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Orestes Brownson And Father Isaac Hecker - Historic Catholic Converts. Father Connor, historian for the diocese of Scranton, Pennsylvania, traces the lives of British, American, French and German …More
Orestes Brownson And Father Isaac Hecker - Historic Catholic Converts.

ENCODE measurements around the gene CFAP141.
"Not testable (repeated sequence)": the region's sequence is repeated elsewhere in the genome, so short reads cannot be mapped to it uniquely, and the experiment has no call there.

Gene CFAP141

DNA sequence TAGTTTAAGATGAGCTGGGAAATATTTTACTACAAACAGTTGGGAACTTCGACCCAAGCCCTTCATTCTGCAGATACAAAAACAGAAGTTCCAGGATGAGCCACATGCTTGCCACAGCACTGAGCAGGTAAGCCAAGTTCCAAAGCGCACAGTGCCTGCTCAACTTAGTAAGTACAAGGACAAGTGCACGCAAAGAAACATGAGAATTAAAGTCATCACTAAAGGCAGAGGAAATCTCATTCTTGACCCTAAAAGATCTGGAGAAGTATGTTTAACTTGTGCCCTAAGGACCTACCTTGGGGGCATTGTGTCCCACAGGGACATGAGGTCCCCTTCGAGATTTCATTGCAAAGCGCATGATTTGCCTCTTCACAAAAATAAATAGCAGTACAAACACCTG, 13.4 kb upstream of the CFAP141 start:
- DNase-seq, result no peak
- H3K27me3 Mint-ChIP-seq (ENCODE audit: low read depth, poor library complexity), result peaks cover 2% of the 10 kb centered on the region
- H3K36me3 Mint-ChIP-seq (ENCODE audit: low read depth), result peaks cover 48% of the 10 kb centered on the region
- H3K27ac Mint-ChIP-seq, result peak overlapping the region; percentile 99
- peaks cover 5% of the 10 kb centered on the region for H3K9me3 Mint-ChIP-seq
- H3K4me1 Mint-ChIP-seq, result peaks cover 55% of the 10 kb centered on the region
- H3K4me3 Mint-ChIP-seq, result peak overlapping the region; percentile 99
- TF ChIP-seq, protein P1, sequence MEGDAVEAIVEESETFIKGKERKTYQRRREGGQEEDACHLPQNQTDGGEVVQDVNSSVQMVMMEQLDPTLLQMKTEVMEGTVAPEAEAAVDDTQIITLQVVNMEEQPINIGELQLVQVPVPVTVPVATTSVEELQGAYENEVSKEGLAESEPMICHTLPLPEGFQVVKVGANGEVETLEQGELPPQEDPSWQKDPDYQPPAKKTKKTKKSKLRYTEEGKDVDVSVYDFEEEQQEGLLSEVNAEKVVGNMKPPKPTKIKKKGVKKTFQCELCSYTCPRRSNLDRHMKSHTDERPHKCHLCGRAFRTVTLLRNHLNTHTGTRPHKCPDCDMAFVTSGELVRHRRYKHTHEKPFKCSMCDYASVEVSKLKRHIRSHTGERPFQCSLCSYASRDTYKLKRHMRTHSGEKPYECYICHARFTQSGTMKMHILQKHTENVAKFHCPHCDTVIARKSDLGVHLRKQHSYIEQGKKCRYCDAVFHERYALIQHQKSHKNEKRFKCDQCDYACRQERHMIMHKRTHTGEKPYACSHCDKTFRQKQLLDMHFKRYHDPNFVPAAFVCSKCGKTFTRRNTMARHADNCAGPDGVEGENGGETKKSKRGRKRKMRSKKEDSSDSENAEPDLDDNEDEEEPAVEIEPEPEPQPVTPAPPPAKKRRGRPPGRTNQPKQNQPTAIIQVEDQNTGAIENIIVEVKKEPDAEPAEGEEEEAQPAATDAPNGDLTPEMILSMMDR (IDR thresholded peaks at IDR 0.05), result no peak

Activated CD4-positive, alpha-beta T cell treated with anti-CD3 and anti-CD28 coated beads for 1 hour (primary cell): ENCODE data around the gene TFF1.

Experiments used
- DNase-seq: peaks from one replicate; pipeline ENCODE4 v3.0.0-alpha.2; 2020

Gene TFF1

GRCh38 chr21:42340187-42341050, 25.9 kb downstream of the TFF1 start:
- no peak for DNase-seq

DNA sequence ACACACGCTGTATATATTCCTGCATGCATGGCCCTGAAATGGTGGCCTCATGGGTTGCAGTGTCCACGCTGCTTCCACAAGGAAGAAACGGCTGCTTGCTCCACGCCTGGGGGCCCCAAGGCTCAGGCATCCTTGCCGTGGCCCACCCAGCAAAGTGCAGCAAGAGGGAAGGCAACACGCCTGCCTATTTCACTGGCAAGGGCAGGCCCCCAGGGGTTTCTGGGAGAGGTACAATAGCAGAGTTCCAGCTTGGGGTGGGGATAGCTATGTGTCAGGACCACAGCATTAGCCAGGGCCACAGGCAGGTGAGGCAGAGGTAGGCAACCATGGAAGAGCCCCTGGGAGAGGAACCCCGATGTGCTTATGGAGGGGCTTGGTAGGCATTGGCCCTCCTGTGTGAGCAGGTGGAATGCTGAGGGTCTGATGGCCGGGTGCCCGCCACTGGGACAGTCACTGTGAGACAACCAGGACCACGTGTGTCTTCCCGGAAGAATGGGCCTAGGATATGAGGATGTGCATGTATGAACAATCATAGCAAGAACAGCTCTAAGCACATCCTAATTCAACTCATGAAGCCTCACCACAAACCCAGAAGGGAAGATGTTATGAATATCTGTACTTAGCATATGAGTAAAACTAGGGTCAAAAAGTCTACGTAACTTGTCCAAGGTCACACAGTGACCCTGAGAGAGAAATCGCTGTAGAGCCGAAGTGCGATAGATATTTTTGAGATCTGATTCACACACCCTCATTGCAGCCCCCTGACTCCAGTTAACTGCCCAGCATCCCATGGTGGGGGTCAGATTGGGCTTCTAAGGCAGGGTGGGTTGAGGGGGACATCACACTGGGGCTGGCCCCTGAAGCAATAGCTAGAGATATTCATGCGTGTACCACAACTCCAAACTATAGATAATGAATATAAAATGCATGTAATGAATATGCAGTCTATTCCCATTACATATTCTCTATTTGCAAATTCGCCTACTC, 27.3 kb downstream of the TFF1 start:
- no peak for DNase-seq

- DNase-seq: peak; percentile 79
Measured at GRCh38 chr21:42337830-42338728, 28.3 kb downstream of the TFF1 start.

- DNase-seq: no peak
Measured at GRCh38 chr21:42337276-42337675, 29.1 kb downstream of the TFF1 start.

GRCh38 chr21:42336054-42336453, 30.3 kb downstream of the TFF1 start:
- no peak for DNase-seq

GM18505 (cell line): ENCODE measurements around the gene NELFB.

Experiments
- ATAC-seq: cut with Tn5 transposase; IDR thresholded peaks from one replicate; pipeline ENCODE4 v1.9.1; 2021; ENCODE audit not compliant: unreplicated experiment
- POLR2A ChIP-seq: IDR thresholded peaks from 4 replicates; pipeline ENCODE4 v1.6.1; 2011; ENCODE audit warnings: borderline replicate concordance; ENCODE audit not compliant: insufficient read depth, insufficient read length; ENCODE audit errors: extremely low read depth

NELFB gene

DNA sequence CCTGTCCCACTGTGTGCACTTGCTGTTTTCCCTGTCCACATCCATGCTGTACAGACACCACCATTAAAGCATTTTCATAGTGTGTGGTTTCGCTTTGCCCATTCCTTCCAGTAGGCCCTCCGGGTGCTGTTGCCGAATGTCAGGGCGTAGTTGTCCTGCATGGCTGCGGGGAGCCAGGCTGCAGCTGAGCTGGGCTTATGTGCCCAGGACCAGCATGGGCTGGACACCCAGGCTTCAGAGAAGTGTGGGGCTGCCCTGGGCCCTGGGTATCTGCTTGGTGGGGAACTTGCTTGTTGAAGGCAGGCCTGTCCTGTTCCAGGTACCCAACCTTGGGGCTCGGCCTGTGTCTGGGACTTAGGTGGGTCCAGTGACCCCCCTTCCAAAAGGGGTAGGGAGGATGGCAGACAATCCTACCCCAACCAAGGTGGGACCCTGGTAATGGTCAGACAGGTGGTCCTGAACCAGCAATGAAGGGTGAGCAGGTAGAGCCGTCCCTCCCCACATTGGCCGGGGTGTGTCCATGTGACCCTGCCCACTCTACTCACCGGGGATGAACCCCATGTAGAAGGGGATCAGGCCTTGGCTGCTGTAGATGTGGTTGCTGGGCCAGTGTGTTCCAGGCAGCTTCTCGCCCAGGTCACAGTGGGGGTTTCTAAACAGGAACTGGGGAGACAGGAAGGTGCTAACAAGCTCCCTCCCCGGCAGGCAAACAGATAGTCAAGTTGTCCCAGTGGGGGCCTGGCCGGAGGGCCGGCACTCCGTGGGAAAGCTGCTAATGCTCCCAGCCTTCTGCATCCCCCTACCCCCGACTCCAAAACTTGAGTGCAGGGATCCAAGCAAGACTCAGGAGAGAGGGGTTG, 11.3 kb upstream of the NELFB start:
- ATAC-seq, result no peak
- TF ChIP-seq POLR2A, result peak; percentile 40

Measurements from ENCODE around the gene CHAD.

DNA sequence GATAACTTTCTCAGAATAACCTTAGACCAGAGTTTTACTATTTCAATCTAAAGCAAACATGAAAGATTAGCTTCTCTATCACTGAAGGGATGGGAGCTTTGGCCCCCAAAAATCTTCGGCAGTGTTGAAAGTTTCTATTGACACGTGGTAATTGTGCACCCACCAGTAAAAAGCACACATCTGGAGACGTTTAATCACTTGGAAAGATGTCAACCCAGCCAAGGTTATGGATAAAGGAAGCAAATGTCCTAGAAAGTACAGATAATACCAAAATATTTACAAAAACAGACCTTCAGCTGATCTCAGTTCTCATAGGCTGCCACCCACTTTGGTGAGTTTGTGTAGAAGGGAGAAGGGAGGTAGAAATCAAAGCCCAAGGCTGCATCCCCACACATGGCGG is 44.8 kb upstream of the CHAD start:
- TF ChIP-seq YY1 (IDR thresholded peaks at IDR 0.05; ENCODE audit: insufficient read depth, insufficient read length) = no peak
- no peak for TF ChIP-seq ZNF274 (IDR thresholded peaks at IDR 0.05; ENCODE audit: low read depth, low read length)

Father Connor, historian for the diocese of Scranton, Pennsylvania, traces the lives of British, American, French and German believers who, through God’s grace, made the spiritual and intellectual journey to Rome. These are biographical sketches and conversion life stories. Orestes Augustus Brownson (16 September 1803 – 17 April 1876) was a New England intellectual and activist, preacher, labor organizer, and noted Catholic convert and writer. Brownson was a publicist, a career which spanned his affiliation with the New England Transcendentalists through his subsequent conversion to Roman Catholicism. Isaac Thomas Hecker (December 18, 1819 – December 22, 1888) was an American Roman Catholic Priest and founder of the Paulist Fathers, a North American religious society of men; he is named a Servant of God by the Catholic Church. Hecker was originally ordained a Redemptorist priest in 1849. Then, with the blessing of Pope Pius IX, he founded the Missionary Society of St. Paul the Apostle, now known as the Paulist Fathers, in New York on July 7, 1858. The Society was established to evangelize both believers and non-believers in order to convert America to the Catholic Church. Father Hecker sought to evangelize Americans using the popular means of his day, primarily preaching, the public lecture circuit, and the printing press. One of his more enduring publications is The Catholic World, which he created in 1865. Hecker’s spirituality centered largely on cultivating the action of the Holy Spirit within the soul as well as the necessity of being attuned to how he prompts one in great and small moments in life. Hecker believed that the Catholic faith and American culture were not opposed, but could be reconciled. The ideas of individual freedom, community, service, and authority were fundamental to Hecker when conceiving of how the Paulists were to be governed and administered. Hecker's work was likened to that of Cardinal John Henry Newman, by the Cardinal himself. In a letter written to Father Augustine Hewit on the occasion of Father Hecker's death, Newman wrote: "I have ever felt that there was a sort of unity in our lives, that we had both begun a work of the same kind, he in America and I in England."[2] Father Hecker’s cause for Sainthood was opened January 25, 2008, in the mother Church of the Paulist Fathers on 59th St, New York City.